Jericho S1E15/16: Semper Fidelis/Winter’s End
This double-header in Jericho is all about the only inevitables: death, and taxes. Mostly windmill taxes. But I want to talk about the death.
So far into the series, we haven’t had a major character death that feels like it has shaken the show down to its very core (of course, I haven’t forgotten about losing Gracie earlier in the season, but it didn’t feel like a seismic shift for much more than Erik Knudsen). And, in just two episodes, we get two of them – one that irrevocably changes the Hawkins family, and the next that changes the Greens for good.
So, let’s start with the Hawkinses, Jericho’s resident nuclear bomb storage centre and home to the tensest family dinners in town. This is a really interesting death for the show to explore, not so much because of who dies, but because of how they buy it. Sarah, who’s been scavenging the family for the last crumbs of what she needs to deliver to her higher-ups, holds Robert’s son hostage and threatens the entire family unless she gets her hands on the bomb. The way this episode is shot, the tenseness and claustrophobia of that living room as Robert and Sarah try to battle their way to a conclusion where one of them actually wins, is great stuff – Lennie James consistently elevates this material into something sharp and spiky, and, given some real meaty shit to get into, he rocks it.
But the real shock of this death comes when his daughter is the one to kill Sarah. It’s a twist that’s been well built-in to the series, but one that still feels like a genuine shock when it hits; Darcy’s reaction, broken-hearted that her child will have to live with such an act, is raw and real and powerful. This is the worst thing that could have happened to the Hawkinses, especially from Darcy’s perspective – it’s one thing to have the family living in fear of violence enacted against them, but quite another to know that that violence has made its way inside them in such an inescapable fashion. That violence is internal now, not external, and working out the infection is going to be a hell of a job. There’s no coming back from something like this, and Robert Hawkins knows that, even if it hasn’t sunk in for everyone in the family yet.
And the episode that follows delivers another fatal blow for Jericho’s first family, the Greens, as April takes a turn for the worse and dies after complications from her pregnancy push her over the edge. This episode, Winter’s End, is probably the best of the whole show so far – it’s well into its groove now, the character dynamics and conflicts well-established and easily explored, moving between threads with ease and confidence in a way that I love to see. With the whole episode set around the hospital, set around the futile attempts to keep April alive, things narrow down to the immediate and the important, and that makes for some great television.
There’s so many superb pieces of character work here, but the one that stands out for me the most is the stuff Jericho centres around Kenchy (Aasif Mandvi), the only doctor left in Jericho now that April is six feet under. Traumatized from weeks of failed operations and an inability to help those he desperately needs and wants to, his last-minute operation on April and her child don’t take on the noble tone that most TV doctors are gifted; he’s drunk, he’s angry, he’s scared that he’s going to have to live with another loss on his hands. Once it becomes clear that she’s not going to survive, he storms out, forcing Jake to confront him and beg him to return. I’ve only got good things to say about Mandvi’s performance here, but there’s a line delivery after Jake asks him to come back to work on April where he gestures to an already-grieving Eric and asks if Jake really wants him to say it in front of him – it’s a sensational bit of writing, the first time the show acknowledges that April isn’t going to survive, matched with killer acting. I just love that Jericho is going to these complex places, asking questions of characters that they can’t answer, and trusting the audience to find the grey area in the choices that are being made and how they’ll effect the people who remain in Jericho. The best drama comes when everyone involved has a good point to argue, and this is a prime example of Jericho establishing that and using it to twist the knife in an already brutal situation.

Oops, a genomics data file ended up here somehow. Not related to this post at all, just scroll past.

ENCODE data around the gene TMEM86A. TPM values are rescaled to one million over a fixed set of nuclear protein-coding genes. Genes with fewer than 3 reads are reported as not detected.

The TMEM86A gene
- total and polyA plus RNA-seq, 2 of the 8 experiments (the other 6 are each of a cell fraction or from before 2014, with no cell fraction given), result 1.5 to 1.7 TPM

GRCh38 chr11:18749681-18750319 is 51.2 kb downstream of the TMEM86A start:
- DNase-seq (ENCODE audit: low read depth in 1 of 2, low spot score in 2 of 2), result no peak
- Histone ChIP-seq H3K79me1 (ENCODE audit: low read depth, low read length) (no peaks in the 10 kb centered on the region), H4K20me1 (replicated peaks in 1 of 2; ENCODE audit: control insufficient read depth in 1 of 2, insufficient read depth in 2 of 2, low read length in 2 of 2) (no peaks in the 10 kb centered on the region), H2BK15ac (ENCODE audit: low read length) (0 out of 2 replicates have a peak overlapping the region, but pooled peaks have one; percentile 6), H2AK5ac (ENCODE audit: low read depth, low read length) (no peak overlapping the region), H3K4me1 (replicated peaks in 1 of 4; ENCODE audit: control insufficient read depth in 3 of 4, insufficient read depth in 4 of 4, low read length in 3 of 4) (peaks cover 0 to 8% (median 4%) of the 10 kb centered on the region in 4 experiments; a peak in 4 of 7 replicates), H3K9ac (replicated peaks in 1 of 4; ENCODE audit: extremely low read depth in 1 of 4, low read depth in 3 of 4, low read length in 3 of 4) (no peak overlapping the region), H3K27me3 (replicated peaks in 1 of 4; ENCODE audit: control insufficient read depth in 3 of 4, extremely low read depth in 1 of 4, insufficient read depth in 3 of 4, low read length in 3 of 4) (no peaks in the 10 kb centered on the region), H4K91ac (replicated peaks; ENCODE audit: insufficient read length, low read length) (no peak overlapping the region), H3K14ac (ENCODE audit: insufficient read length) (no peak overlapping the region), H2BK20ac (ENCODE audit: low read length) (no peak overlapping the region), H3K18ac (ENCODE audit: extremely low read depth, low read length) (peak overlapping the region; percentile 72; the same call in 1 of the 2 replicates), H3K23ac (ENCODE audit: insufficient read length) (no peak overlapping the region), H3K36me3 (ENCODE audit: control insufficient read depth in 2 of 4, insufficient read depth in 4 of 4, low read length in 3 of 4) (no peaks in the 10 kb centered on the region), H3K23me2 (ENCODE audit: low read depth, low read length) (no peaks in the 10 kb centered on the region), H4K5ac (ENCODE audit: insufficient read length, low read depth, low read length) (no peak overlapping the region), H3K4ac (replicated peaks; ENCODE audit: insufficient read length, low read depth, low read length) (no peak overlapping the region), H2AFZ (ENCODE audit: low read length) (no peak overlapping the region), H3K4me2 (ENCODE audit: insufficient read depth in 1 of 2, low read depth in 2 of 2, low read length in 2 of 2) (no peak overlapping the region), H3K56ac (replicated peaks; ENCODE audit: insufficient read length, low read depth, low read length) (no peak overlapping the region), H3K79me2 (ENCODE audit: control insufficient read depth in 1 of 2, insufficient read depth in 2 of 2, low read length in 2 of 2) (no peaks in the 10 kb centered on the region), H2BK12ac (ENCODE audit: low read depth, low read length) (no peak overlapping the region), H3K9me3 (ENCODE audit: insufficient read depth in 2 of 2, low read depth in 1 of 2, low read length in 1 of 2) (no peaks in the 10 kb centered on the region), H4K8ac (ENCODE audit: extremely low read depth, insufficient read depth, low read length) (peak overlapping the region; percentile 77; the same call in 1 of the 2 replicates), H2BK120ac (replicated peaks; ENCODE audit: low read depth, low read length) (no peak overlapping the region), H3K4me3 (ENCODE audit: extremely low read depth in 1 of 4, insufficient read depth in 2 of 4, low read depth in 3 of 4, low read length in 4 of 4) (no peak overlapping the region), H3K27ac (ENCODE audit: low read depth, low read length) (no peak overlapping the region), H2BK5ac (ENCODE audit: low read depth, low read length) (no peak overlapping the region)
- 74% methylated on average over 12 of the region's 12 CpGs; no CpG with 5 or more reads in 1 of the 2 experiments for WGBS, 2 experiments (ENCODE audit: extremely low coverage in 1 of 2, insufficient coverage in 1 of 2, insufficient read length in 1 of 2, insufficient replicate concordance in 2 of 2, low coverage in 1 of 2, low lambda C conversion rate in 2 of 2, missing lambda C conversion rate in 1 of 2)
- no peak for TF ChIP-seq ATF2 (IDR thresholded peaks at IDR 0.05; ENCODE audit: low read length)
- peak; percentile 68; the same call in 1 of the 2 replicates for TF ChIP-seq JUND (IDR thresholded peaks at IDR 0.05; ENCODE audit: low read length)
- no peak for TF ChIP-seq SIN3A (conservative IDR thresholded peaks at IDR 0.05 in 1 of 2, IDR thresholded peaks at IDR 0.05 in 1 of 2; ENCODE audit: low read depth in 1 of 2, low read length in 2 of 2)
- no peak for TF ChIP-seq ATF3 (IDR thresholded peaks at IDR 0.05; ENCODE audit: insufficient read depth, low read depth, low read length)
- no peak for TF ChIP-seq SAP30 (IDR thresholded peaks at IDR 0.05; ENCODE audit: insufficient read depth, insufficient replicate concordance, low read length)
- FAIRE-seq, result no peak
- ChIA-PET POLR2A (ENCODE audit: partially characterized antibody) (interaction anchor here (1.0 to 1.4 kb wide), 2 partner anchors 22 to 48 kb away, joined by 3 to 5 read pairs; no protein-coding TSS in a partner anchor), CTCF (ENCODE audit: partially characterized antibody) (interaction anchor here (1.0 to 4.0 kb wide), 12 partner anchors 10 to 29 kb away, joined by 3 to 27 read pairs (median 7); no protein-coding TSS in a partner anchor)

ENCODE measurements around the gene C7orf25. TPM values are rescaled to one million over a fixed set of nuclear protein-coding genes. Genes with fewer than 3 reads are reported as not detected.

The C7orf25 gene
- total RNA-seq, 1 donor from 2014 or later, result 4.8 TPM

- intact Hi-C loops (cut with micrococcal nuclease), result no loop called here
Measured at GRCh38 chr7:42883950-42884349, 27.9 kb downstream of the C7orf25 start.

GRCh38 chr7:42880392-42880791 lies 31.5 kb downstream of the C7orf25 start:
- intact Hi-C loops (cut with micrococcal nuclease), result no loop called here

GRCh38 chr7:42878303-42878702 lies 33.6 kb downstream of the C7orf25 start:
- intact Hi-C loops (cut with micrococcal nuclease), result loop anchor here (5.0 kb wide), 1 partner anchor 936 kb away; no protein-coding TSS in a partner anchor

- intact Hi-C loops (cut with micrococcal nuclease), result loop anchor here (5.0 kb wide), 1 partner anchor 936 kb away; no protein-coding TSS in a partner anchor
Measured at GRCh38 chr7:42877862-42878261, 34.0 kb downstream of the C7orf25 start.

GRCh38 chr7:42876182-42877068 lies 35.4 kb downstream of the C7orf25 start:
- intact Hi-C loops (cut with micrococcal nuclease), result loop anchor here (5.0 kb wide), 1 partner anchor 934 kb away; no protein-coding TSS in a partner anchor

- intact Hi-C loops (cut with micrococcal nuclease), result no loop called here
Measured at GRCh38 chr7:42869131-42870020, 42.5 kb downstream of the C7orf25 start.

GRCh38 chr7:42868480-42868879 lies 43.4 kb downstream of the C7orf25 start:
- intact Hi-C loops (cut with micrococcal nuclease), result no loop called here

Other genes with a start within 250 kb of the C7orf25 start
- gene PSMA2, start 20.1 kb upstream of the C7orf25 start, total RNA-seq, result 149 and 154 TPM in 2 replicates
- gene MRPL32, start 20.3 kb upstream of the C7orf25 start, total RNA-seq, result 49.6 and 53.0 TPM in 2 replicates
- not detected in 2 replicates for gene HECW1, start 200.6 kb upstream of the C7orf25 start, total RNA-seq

April’s death is genuinely gutting, and Kenneth Mitchell (most assists in the premier league this season) plays that dazed devastation with such power; April’s last scene, when she wakes up with enough energy left to tell her husband what she wants to name the baby that she doesn’t know is already dead, is given time to breathe, and feels unyieldingly hard in a way that I appreciate. This isn’t an episode that tries to put a neat bow on this loss, give us a hallmark moment so we can move on. The Green family is shattered by the loss, and the last shot of them over April’s bed, holding her and each other, is a silent testament to how well the bond between them has been built over the last dozen episodes or so, and just how hard it’s going to be to watch them find their way through their grief going forward.
This double-header is a real seismic shift for Jericho, and it’s two major families – the Hawkinses are dealing with an infiltration of the very thing they tried to keep out, and the Greens with a brutal loss that teeters on the edge of shattering all of them. Moving forward, Jericho is going to be a very different place to return to from this moment out, and, as we come into the final stretch of the first series, that’s just the way I like it.
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(header image via Simkl)